A powerful and unflinching account of the enduring impact of nuclear war, told through the stories of those who survived.
On August 9, 1945, three days after the atomic bombing of Hiroshima, the United States dropped a second atomic bomb on Nagasaki, a small port city on Japan's southernmost island. An estimated 74,000 people died within the first five months, and another 75,000 were injured. Published on the 70th anniversary of the bombing, Nagasaki takes listeners from the morning of the bombing to the city today, telling the firsthand experiences of five survivors, all of whom were teenagers at the time of the devastation.
Susan Southard has spent years interviewing hibakusha ("bomb-affected people") and researching the physical, emotional, and social challenges of postatomic life. She weaves together dramatic eyewitness accounts with searing analysis of the policies of censorship and denial that colored much of what was reported about the bombing in both the United States and Japan.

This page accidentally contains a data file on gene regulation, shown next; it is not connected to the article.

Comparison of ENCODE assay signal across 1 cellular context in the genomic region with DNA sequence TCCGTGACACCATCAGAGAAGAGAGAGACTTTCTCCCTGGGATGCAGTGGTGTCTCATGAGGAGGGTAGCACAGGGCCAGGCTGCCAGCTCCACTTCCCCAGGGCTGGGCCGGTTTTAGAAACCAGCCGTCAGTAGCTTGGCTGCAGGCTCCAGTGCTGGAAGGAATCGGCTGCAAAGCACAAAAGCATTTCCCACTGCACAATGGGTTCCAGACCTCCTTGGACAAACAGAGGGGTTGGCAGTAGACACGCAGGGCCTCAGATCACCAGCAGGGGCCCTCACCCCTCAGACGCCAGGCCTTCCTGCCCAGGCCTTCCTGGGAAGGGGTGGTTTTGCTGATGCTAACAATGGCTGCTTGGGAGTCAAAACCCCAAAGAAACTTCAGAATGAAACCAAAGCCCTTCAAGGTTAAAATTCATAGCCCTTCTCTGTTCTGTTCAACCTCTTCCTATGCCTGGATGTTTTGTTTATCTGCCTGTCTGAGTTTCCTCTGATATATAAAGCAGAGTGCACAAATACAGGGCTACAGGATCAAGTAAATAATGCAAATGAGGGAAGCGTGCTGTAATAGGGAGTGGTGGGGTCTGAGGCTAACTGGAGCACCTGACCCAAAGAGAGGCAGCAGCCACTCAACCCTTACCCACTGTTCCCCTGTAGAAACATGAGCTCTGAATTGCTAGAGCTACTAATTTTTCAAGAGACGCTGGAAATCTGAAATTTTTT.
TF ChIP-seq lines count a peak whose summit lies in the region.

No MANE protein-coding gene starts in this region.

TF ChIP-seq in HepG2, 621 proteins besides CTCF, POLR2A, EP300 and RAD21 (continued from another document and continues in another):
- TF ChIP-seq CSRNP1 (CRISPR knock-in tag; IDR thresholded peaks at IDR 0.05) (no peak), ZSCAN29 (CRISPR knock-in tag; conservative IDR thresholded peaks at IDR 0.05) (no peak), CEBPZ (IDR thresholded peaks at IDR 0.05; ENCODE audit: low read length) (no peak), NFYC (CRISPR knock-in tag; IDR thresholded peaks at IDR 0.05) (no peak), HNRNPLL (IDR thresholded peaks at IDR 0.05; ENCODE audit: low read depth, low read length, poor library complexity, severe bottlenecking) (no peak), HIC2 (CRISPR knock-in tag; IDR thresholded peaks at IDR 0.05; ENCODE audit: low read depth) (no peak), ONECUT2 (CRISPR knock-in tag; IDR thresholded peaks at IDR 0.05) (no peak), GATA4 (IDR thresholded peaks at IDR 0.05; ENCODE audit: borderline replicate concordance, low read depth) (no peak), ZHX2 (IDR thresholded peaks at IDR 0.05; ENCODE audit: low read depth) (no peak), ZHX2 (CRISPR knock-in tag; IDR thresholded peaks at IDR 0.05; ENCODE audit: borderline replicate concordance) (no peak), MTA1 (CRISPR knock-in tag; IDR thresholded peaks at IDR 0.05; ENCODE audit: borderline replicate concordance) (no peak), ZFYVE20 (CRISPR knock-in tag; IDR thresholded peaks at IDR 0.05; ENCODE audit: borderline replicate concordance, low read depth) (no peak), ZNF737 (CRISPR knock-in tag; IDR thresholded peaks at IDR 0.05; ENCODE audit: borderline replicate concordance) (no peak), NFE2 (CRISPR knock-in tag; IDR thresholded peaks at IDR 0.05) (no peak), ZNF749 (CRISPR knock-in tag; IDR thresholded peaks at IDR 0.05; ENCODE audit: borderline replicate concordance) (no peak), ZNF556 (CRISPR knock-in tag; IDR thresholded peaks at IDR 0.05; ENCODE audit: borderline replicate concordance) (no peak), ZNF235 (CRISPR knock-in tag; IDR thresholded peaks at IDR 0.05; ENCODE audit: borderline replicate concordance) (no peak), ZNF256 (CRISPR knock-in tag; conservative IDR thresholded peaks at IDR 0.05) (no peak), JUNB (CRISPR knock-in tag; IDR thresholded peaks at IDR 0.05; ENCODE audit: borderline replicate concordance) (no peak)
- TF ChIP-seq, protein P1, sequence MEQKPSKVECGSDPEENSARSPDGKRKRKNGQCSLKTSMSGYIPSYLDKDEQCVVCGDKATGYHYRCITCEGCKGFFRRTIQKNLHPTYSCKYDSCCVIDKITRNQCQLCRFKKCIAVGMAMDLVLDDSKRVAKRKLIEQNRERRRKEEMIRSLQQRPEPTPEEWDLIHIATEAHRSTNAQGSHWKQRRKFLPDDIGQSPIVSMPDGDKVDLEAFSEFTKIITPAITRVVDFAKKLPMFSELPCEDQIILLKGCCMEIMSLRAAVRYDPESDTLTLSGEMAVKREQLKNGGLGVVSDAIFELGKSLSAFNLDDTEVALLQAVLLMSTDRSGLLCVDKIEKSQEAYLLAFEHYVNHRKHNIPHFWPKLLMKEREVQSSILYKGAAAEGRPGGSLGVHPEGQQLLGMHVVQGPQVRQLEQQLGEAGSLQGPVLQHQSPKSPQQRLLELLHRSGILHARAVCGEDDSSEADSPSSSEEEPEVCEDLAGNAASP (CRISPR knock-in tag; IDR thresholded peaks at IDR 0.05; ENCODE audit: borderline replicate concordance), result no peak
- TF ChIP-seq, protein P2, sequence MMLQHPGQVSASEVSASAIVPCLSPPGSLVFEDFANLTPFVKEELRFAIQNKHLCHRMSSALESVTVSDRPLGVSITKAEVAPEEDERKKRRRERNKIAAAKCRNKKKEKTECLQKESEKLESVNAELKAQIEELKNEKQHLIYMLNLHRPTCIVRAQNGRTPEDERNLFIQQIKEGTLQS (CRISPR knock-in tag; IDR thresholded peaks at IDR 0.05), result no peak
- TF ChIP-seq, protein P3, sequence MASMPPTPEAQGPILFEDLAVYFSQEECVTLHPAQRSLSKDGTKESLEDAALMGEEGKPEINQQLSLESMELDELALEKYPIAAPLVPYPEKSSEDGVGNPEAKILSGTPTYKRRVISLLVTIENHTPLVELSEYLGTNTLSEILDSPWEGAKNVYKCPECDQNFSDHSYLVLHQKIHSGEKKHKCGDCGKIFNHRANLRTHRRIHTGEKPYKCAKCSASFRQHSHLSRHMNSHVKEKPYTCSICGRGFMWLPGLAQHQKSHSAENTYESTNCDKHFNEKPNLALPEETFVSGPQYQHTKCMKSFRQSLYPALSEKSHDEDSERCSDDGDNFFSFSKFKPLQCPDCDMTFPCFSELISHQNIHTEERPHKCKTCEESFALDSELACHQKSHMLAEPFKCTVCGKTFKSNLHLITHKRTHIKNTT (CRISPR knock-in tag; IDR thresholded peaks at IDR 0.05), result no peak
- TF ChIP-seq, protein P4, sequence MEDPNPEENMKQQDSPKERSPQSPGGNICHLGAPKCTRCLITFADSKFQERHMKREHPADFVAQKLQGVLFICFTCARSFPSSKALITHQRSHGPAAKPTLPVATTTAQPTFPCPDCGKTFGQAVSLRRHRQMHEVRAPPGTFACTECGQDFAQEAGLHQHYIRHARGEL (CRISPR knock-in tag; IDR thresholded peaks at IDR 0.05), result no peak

A gripping narrative of human resilience, Nagasaki will help shape public discussion and debate over one of the most controversial wartime acts in history.
©2015 Susan Southard (P)2015 Recorded Books
Nuclear war consequences have become too abstract. We must bring survivors anecdotal stories to our political leaders. We must push for control and reduction of nuclear stockpiles.
This was a powerful read.
This book was well written and educational. I have never read or been taught anything about possible survivors from the event. Most Americans wasn't aware that their were two bombs dropped on two different cities in Japan.
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